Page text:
Knowing one’s past is important for deliberating about what is feasible for one’s future. Thus the first skill relates to the second and third skills noted by Dunn. The third skill requires a political theory to be somewhat pragmatic in terms of confronting the range of options realistically open to us as we aspire for a more just and desirable social arrangement. If a political theory is not adequately grounded in reality it risks being discarded as mere “pie in the sky”. And this raises important questions about the second skill. As Dunn notes, this second skill is less explicit in its demands for imaginative self-discipline. If this second skill is not tempered by the first and third skills I believe we risk jeopardizing the value of political theory/philosophy.

Keeping Dunn's three skills in mind are helpful when constructing and assessing political theories. A good deal of the disagreement among contemporary political theorists stems from differing opinions concerning what constitutes a "healthy exercise" of these different skills.

Cheers,
Colin

Sunday, April 23, 2006

Libertarianism and Rectification


This is my first post (of what I hope will be many) on libertarianism. I myself am not a libertarian but I really do enjoy debating with libertarians. I am fortunate to have had two excellent colleagues who are libertarians. Before coming to Waterloo I taught at Manchester University with Hillel Steiner (a left-libertarian). And here at Waterloo I have Jan Narveson (a right-libertarian) just down the hallway in the philosophy department. I have profited immensely from the many discussions and debates I have had with them over the years.

By seriously entertaining the arguments of my theoretical opponents I open my mind to new considerations that I would have failed to seriously entertain if I only discussed issues of justice with like-minded scholars (NOTE: such openness also guards against “group polarization”, a topic I will blog about at a future time). Furthermore, as a professor one is constantly exposed to diverse viewpoints in the classroom (from the left, right and everything in-between!) and I have never viewed the classroom as a venue for me to “indoctrinate” students with my own viewpoints. In fact, my classroom experiences actually play a formative role in my own intellectual development. So I try to create an atmosphere of openness and invite students to engage in civil debate with me as well as their peers. I find this helps me fine-tune my own moral and political sensibilities.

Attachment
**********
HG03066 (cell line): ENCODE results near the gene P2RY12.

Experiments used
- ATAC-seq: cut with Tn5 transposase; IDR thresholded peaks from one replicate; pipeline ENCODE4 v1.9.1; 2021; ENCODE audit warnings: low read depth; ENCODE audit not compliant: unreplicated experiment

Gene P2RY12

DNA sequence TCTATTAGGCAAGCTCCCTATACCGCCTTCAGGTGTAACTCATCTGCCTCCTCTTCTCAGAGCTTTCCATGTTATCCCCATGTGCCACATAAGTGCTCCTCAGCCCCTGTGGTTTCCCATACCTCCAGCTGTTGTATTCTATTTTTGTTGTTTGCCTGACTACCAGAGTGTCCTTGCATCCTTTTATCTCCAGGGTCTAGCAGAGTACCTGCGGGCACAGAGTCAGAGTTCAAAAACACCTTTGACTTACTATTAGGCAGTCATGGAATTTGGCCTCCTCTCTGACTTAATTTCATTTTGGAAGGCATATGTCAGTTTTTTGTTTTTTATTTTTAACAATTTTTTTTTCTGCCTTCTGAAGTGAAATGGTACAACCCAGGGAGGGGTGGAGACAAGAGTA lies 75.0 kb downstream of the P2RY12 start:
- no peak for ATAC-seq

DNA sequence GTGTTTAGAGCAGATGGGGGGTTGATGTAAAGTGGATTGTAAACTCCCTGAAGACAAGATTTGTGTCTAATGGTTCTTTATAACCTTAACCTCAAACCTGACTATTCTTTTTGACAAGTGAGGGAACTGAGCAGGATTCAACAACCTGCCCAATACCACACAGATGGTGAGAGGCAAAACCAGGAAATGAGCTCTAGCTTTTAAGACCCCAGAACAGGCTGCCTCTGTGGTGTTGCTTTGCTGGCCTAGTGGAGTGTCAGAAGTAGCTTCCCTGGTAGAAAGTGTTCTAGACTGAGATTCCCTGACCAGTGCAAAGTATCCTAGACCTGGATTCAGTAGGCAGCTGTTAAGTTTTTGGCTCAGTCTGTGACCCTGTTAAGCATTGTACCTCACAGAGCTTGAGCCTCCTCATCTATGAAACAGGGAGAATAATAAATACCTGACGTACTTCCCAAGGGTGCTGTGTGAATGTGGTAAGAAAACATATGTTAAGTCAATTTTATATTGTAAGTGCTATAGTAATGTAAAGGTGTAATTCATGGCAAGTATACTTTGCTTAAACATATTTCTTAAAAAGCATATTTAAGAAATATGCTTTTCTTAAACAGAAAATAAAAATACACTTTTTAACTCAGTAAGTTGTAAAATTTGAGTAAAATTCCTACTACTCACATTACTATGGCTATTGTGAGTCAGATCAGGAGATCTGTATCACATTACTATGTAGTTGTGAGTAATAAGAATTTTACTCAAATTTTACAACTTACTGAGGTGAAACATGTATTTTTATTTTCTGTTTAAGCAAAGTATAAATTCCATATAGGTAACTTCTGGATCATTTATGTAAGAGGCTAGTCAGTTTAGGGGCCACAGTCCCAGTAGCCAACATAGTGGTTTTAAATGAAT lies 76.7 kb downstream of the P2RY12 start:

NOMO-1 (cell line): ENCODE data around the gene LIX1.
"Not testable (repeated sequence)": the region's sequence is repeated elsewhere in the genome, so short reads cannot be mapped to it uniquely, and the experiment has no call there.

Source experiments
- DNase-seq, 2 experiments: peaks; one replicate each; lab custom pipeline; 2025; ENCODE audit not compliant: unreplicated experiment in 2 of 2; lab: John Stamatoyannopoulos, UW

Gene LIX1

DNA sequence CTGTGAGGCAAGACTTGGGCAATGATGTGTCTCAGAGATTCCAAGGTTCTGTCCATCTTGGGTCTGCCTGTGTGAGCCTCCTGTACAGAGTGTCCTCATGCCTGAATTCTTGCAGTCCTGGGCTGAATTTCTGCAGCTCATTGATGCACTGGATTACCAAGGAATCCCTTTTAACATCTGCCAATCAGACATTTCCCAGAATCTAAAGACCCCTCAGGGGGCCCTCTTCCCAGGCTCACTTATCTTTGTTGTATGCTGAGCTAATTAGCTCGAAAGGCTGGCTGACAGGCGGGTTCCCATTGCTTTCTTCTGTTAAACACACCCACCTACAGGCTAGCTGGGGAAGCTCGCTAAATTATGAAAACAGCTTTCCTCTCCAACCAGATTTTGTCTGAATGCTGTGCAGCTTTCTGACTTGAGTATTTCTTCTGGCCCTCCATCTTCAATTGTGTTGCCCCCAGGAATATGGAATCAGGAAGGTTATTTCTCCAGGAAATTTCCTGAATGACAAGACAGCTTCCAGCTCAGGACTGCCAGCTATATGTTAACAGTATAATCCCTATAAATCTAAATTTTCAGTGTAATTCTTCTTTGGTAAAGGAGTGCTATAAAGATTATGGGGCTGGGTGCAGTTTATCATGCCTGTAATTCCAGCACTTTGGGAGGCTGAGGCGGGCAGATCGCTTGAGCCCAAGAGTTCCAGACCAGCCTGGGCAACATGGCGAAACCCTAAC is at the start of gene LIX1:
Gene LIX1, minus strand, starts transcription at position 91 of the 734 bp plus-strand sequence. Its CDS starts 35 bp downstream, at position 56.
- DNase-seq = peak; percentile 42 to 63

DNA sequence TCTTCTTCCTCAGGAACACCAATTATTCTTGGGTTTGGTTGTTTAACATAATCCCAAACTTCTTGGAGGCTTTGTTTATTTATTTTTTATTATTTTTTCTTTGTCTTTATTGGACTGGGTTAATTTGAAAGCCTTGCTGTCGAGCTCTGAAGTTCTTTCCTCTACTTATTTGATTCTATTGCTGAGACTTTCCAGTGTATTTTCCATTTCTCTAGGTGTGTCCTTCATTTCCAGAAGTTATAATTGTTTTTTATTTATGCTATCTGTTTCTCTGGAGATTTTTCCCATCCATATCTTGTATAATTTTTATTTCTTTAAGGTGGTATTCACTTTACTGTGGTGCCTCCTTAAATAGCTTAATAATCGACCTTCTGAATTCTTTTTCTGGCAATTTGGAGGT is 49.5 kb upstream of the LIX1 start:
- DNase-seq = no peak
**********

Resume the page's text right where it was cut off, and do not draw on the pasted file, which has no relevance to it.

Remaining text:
I would like to briefly outline one line of argument I have been recently developing against libertarianism. The thrust of this criticism stems from a larger beef I have with theories of justice that function at the level of “ideal theory” but I won’t get into that (at least not yet! :)). There are of course many variants of libertarianism, each of which is subject to different kinds of concerns and objections. Here I wish to raise a challenge for libertarians of a particular ilk- those who support Robert Nozick’s “entitlement theory of justice". This account of justice maintains that “whatever arises from a just situation by just steps is itself just (Nozick, 1974: 151). An important (though much neglected) component of Nozick’s theory is the principle of rectification. To make a long story short, the principle of rectification maintains that victims of injustice are sufficiently compensated if they are no worse off (having received compensation) than they would have been had the injustice not taken place (what Gregory Kavka (1982) calls the No Net Harm Criterion). If one takes the principle of rectification seriously (as good libertarians ought to!), then I believe this will lead libertarians to endorse conclusions that will not sit well with them.

It is useful to begin by distinguishing between intragenerational rectification and intergenerational rectification. The former refers to compensation for victims who are alive to collect rectification awards while the latter encompasses all injustices and, in theory, ensures that the present distribution of entitlements be that which would have obtained had only the principles in acquisition and justice in transfer been observed throughout history (Robert Litan, 1977: 234). Both types of rectification pose formidable challenges to libertarians.

Libertarians who champion the entitlement theory of justice, in the “here and now”, face a dilemma. If they believe that the distant injustices of the past have not been rectified then they should advocate, as Nozick himself does, a stringent prioritarian principle (like Rawls’s difference principle) rather than complain that the current welfare state is an unjust violation of their property rights. So good libertarians should join the fight with egalitarians (at least for the foreseeable future) rather than raising principled objections to redistributive taxation (in the current, non-ideal setting). I suspect this conclusion will be unpalatable to many libertarians thus lending support to the hypothesis that they are not seriously committed to the principles of entitlement. In which case one could be forgiven for thinking that some libertarians use Nozick simply as a façade to mask the fact that they are simply making a self-interested (rather than principled) argument for lower taxation.